Sunday, October 12, 2014

Police, Black Men & Racism. More Evidence

Ladies and Gentlemen, the Sixth Article of the Bill of Rights, otherwise known as The FOURTH Amendment of The United States Constitution:
The right of the people to be secure in their persons, houses, papers, and effects, against unreasonable searches and seizures, shall not be violated, and no Warrants shall issue, but upon probable cause, supported by Oath or affirmation, and particularly describing the place to be searched, and the persons or things to be seized.[HERE]
In my previous post, "Is It Open Season On Black Men?" I pose the question regarding the over the top response by the police to Black people in public settings. I also look at the resultant overstep of law enforcement towards the Black community in general and the Black man in particular. This video is more proof of a very real and ongoing problem.

Taken Jan. 31st in Minneapolis St. Paul, MN. You will NOT find a man with a gun, drugs, cigarette, or a criminal record. You will not find a man running from the police while shooting at them, nor one who has just robbed a store. What you will find is a CITIZEN of the United States of America trying to conduct himself in a manner consistent with his rights granted him under the Constitution of the United States which supposedly also guarantees his personal freedoms. This video, if nothing else, is evidence that for some reason, (race being the issue) was denied the opportunity to live out his freedom.


This is shocking. However, it is all too consistent with how many Black people are confronted by the police either privately or within groups. The young man that was harassed by the police in the video said this:
"All of my charges were dismissed as of July 31st which means everything I did I had a legal right to do so... You can say as much as you want against my case... But the fact that it was already dismissed shows your opinionated predisposition when you comment saying Ignorant things... I was vindicated of all charges already..."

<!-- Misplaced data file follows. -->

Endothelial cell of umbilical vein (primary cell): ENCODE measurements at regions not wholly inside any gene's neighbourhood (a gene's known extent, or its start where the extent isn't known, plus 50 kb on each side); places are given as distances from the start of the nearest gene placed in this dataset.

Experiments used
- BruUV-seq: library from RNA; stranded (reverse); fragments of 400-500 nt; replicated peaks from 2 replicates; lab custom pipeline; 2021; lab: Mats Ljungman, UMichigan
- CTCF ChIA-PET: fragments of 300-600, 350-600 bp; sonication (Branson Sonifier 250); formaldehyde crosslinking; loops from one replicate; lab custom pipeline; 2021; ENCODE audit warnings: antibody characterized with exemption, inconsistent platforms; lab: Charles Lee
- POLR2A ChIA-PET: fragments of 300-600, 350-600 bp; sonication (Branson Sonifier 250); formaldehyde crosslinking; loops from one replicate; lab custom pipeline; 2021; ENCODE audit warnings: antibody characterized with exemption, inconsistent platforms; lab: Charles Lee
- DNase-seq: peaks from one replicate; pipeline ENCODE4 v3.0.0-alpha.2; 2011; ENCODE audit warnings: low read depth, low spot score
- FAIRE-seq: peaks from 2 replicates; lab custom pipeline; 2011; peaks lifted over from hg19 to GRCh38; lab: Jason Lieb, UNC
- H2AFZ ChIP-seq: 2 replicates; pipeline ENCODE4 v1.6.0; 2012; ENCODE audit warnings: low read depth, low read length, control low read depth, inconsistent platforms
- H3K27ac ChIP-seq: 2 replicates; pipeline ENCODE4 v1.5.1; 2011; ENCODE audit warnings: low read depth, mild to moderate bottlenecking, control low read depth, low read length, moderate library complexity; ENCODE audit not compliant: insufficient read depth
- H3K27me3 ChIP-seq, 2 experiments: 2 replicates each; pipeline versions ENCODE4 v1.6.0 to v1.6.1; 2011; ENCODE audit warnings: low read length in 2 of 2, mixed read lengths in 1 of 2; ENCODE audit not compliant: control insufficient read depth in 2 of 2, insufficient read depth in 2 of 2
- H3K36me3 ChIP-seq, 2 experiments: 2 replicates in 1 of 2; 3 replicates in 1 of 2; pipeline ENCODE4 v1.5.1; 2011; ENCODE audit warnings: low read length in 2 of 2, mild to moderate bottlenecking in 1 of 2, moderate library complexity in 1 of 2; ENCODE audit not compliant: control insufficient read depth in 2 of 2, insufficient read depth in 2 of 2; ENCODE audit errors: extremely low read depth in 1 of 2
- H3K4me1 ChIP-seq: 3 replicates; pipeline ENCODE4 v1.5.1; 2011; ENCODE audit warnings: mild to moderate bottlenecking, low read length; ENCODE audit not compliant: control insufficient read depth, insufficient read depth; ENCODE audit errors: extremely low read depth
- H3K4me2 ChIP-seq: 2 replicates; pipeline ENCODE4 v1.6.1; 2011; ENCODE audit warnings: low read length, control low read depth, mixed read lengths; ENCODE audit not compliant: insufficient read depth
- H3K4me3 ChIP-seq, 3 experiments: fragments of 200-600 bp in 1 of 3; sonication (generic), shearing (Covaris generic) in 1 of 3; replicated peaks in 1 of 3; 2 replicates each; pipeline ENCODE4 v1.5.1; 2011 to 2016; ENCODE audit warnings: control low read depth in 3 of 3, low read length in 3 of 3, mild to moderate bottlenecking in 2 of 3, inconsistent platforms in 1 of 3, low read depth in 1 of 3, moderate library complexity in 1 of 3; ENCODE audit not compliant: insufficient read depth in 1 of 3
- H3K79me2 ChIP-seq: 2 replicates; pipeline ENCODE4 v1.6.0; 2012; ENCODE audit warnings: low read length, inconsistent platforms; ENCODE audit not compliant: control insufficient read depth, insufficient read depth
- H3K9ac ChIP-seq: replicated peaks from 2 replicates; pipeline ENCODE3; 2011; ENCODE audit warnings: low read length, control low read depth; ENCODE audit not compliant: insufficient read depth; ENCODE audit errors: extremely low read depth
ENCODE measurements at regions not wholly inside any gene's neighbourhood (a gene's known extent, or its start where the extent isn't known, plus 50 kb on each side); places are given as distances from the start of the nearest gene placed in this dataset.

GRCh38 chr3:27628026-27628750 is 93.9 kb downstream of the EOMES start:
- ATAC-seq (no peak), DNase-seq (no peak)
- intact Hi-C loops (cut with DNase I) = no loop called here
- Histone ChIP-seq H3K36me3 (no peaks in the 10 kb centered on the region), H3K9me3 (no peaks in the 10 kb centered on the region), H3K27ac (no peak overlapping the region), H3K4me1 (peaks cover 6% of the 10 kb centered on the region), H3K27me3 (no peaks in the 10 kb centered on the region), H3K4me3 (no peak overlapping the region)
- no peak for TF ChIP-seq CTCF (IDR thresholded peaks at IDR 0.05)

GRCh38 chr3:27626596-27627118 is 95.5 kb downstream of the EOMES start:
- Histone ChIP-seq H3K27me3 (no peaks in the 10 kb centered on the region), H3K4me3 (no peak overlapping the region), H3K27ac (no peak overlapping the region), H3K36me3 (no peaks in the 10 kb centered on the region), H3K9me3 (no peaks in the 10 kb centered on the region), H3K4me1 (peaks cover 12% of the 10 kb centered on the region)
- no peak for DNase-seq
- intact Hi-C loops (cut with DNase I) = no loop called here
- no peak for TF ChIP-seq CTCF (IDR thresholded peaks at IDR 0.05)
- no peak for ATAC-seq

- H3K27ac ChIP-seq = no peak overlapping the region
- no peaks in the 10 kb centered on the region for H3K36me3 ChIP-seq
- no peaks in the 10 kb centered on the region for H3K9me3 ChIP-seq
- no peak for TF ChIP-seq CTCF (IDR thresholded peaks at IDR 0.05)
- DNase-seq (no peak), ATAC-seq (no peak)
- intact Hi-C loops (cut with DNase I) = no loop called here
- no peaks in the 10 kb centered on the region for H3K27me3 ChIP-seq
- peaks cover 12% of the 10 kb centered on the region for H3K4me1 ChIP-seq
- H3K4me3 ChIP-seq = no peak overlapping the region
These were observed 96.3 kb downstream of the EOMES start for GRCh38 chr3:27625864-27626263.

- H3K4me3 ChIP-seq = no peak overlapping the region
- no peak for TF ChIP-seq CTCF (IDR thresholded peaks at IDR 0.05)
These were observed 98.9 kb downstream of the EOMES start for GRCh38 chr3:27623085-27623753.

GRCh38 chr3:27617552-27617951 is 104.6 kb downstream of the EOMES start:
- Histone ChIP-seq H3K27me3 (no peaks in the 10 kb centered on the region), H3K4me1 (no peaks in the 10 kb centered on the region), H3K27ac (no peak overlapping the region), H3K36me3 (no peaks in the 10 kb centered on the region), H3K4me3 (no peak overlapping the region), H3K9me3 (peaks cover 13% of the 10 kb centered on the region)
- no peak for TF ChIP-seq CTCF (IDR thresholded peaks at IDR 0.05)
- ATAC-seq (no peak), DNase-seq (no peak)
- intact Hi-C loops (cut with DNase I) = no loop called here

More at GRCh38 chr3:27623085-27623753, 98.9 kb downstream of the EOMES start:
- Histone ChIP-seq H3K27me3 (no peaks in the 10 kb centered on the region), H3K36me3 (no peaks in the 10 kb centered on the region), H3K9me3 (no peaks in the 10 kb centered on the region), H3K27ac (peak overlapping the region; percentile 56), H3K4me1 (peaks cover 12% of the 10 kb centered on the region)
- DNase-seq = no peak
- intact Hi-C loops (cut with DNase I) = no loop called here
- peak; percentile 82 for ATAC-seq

Yes, even though I don't know of anyone who would condone police behavior in this incident, this young man has taken criticism for speaking up and out on the issues and making the point, as it is clear that RACE had everything to do with what we witnessed here. 

To say that race is not an issue as it pertains to community policing and related issues, is to bury one's head in the sand and separate one's self from the historic understanding of not only what racism is, but how the new racism has extended itself within modern society. To confuse this issue with issues of "Black on Black crime" is further ignorance of the real problem. 

The fact is that stereotypes and attitudes against Blacks within society, especially as it pertains to police and issues of freedom, continue to exist...When fellow Americans admit that there is a problem and seek to find solutions to those problems, then we can ALL have a community that we can be proud of. Until then, there is much work to do and all people must be careful and at the same time, demand more from those in authority who have been entrusted to protect ALL citizens of the community. 

Blessed! 

Additional info from Wickipedia:
In certain situations, law enforcement may perform a search when they have a reasonable suspicion of criminal activity, even if it falls short of probable cause necessary for an arrest. Under Terry v. Ohio (1968), law enforcement officers are permitted to conduct a limited warrantless search on a level of suspicion less than probable cause under certain circumstances. In Terry, the Supreme Court ruled that when a police officer witnesses "unusual conduct" that leads that officer to reasonably believe "that criminal activity may be afoot", that the suspicious person has a weapon and that the person is presently dangerous to the officer or others, the officer may conduct a "pat-down search" (or "frisk") to determine whether the person is carrying a weapon.[52] This detention and search is known as a Terry stop. To conduct a frisk, officers must be able to point to specific and articulable facts which, taken together with rational inferences from those facts, reasonably warrant their actions.[53] As established in Florida v. Royer (1983), such a search must be temporary, and questioning must be limited to the purpose of the stop (e.g., officers who stop a person because they have reasonable suspicion to believe that the person was driving a stolen car, cannot, after confirming that it is not stolen, compel the person to answer questions about anything else, such as the possession of contraband).[54][55]
On Probable Cause:
The standards of probable cause differ for an arrest and a search. The government has a probable cause to make an arrest when "the facts and circumstances within their knowledge and of which they had reasonably trustworthy information" would lead a prudent person to believe that the arrested person had committed or was committing a crime.[80] Probable cause to arrest must exist before the arrest is made. Evidence obtained after the arrest may not apply retroactively to justify the arrest.[81]
COPBLOCK.COM ~ Are You Required To Show ID On Demand? 

[Neither Pastor Harvey Burnett nor the Dunamis Word offers, gives or provides legal advice. Legal information is provided for educational purposes only. Those who are in need of legal representation should seek out appropriate individuals actively engaged in the field or practice of law.]  

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